Sunday, 26 January 2020

nipkow disks

With an improved scan-rate of twelve-and-a-half frames per second (over that of the first transmission back in October of a ventriloquist’s dummy’s head at a rate of five), Scottish engineer John Logie Baird (see previously) made the first public demonstration of his mechanical television on this day in 1926 to members of Royal Institution and reporters from his Soho workshop and studio on Frith Street.
His pioneering live video recordings—though rudimentary at first advanced at a galloping rate—and were within a year being transmitted via telephone lines with signals being broadcast across the Atlantic shortly thereafter. Baird went on to invent the first colour television and picture tube, aside from producing some of the world’s first programming.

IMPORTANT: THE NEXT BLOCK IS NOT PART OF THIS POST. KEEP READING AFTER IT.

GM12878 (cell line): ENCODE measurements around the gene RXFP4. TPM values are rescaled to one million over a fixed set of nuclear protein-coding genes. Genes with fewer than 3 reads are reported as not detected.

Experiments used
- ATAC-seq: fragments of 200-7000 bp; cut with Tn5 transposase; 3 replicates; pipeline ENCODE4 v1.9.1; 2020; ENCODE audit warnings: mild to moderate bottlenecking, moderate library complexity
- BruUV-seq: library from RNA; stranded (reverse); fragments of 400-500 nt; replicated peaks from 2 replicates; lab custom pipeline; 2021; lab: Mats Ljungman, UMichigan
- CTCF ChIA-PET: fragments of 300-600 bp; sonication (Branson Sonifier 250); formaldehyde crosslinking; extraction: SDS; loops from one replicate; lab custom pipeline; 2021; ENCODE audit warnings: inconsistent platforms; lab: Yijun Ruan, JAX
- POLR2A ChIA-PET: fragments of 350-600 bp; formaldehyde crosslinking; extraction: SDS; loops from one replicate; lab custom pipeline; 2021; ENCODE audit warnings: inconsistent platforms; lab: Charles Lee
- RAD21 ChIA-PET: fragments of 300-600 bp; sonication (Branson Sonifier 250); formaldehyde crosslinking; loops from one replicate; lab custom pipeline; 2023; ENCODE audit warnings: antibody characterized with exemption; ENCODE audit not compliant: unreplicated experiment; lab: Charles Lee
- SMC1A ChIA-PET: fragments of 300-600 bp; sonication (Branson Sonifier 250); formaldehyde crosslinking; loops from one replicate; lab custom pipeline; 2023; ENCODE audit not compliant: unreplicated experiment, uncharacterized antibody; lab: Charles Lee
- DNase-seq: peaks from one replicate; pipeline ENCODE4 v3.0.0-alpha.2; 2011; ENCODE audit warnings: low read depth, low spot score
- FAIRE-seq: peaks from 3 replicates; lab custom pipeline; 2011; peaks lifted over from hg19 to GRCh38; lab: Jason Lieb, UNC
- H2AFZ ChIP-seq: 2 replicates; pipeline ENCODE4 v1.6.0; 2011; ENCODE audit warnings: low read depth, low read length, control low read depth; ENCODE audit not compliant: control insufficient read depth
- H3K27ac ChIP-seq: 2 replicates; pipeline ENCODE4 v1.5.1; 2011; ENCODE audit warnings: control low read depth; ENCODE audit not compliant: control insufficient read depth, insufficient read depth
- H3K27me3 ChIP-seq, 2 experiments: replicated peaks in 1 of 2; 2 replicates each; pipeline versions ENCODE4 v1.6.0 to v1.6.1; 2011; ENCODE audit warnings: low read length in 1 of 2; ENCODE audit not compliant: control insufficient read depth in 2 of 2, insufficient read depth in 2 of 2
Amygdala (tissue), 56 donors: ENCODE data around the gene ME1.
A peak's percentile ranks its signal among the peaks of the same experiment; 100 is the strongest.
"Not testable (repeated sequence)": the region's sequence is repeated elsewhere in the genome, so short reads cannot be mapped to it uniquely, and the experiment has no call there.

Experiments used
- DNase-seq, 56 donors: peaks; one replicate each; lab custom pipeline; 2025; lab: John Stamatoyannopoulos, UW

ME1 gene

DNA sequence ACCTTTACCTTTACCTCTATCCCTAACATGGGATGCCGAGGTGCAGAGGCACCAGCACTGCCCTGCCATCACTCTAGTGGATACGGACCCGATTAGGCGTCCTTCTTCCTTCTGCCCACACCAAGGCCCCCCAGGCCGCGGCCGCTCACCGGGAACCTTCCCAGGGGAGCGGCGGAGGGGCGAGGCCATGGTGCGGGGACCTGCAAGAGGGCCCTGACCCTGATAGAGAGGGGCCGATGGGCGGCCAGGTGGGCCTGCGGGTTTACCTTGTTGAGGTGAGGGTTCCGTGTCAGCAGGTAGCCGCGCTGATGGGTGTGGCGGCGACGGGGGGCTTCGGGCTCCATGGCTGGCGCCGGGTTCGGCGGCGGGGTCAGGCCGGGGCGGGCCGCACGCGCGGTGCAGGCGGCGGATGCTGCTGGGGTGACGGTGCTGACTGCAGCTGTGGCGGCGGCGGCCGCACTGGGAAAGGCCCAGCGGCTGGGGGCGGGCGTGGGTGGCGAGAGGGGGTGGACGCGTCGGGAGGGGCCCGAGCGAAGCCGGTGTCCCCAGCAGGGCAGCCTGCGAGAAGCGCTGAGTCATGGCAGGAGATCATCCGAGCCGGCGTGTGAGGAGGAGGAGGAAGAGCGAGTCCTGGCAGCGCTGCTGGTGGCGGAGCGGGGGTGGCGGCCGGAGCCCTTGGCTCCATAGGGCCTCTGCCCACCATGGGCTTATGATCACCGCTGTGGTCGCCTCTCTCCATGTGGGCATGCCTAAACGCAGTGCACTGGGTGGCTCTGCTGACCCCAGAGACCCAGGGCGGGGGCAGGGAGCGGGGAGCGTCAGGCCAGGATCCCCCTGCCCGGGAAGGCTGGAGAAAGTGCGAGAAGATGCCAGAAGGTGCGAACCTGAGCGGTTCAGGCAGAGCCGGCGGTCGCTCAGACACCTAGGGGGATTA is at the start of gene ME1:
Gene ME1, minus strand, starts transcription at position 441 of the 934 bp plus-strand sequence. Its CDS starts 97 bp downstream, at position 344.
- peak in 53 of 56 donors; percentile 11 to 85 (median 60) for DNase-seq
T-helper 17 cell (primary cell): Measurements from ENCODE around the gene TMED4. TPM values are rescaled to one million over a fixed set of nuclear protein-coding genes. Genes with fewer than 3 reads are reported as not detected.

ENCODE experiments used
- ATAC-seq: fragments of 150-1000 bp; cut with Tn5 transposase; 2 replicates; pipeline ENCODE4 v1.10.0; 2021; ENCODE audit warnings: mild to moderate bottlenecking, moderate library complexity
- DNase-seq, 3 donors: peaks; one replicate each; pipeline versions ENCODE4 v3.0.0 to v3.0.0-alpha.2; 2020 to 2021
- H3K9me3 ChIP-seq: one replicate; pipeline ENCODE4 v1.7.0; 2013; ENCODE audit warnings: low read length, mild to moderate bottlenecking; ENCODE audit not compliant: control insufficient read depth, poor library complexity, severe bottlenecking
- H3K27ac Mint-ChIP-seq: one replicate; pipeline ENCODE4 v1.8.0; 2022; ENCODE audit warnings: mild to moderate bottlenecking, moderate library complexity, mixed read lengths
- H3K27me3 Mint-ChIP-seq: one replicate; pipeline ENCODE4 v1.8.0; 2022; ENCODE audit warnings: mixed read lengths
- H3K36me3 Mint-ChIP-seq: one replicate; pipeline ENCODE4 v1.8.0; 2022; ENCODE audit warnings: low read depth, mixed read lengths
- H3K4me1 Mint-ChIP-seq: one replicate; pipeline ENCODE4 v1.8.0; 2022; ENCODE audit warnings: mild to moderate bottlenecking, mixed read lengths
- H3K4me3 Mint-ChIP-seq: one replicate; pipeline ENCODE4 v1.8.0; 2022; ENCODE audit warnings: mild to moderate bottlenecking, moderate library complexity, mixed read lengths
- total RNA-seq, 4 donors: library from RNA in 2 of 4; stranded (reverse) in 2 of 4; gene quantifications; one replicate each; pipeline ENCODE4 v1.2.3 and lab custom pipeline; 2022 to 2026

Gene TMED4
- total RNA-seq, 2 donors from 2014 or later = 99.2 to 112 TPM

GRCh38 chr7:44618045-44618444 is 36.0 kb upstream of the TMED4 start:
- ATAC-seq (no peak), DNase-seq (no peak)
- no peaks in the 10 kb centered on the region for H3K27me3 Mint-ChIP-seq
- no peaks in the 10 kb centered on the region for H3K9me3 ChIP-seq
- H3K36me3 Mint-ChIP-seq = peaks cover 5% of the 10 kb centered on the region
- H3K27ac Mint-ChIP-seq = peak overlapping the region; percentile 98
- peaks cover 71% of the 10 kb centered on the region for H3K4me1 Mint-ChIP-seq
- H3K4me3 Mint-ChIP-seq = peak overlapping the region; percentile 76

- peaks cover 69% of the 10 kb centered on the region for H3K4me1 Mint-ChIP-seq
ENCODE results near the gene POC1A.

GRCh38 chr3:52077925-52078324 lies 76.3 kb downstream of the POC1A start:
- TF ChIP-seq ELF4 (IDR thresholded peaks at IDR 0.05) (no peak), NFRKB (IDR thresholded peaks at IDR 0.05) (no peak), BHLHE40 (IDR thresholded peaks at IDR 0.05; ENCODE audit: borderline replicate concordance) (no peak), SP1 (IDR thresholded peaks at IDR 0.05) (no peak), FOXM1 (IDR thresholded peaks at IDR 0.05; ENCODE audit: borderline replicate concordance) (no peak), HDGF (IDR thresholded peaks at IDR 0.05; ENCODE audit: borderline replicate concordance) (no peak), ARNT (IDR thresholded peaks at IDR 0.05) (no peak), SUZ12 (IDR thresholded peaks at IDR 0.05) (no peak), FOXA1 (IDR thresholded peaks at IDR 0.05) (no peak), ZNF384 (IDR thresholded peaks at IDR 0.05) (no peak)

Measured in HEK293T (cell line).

In the summer of 1930, the BBC—with Baird’s input—selected the one-act drama by Luigi Pirandello, The Man with the Flower in his Mouth (L’Uomo dal Fiore in Bocca) to be the adaptation of its first experimental telecast, the exchange between a man dying of a malignant growth in his throat (il fiore in bocca) and a relaxed business man who missed his train connection and is content to wile away his time until the next comes was chosen for its running-time of thirty minutes, small cast and lack of scene changes. As it was a live transmission, no record of the original exists.